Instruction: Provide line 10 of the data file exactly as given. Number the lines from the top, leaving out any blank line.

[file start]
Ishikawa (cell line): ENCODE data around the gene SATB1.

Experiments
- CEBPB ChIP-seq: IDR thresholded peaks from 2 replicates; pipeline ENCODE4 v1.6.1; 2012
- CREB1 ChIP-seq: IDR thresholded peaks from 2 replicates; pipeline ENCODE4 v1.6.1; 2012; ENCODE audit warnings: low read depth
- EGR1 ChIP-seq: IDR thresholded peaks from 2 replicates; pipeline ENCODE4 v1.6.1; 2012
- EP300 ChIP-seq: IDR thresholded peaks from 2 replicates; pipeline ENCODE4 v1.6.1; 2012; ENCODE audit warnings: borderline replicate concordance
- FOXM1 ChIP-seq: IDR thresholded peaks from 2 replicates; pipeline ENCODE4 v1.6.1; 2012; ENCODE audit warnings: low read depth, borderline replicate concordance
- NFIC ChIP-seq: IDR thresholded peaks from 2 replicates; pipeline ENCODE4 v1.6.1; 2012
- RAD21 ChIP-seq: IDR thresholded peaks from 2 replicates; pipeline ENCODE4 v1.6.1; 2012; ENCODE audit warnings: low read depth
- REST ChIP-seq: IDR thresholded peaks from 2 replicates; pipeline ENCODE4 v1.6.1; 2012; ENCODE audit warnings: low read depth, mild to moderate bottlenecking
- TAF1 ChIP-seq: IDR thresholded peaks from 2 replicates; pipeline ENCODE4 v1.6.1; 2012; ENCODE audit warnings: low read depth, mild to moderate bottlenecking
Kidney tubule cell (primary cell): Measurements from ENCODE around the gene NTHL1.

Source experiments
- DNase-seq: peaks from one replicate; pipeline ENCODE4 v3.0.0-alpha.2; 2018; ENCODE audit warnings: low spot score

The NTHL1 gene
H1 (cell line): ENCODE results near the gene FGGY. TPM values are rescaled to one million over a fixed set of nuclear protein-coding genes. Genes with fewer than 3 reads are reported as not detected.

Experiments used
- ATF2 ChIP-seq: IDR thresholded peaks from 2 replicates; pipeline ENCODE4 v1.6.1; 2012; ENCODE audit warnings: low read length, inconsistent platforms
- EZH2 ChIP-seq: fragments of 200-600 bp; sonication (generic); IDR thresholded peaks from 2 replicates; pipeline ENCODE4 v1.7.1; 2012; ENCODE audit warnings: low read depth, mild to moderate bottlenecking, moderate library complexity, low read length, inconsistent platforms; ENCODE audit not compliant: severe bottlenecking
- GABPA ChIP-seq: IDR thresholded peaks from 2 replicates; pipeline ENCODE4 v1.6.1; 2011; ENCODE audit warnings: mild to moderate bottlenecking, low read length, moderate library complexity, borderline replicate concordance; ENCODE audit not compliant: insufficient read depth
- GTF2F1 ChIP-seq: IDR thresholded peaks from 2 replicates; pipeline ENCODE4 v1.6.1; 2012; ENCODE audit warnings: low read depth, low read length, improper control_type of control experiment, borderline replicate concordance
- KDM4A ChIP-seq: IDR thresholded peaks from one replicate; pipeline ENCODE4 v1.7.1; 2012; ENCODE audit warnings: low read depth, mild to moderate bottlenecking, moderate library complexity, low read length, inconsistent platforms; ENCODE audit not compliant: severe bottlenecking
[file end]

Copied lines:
- REST ChIP-seq: IDR thresholded peaks from 2 replicates; pipeline ENCODE4 v1.6.1; 2012; ENCODE audit warnings: low read depth, mild to moderate bottlenecking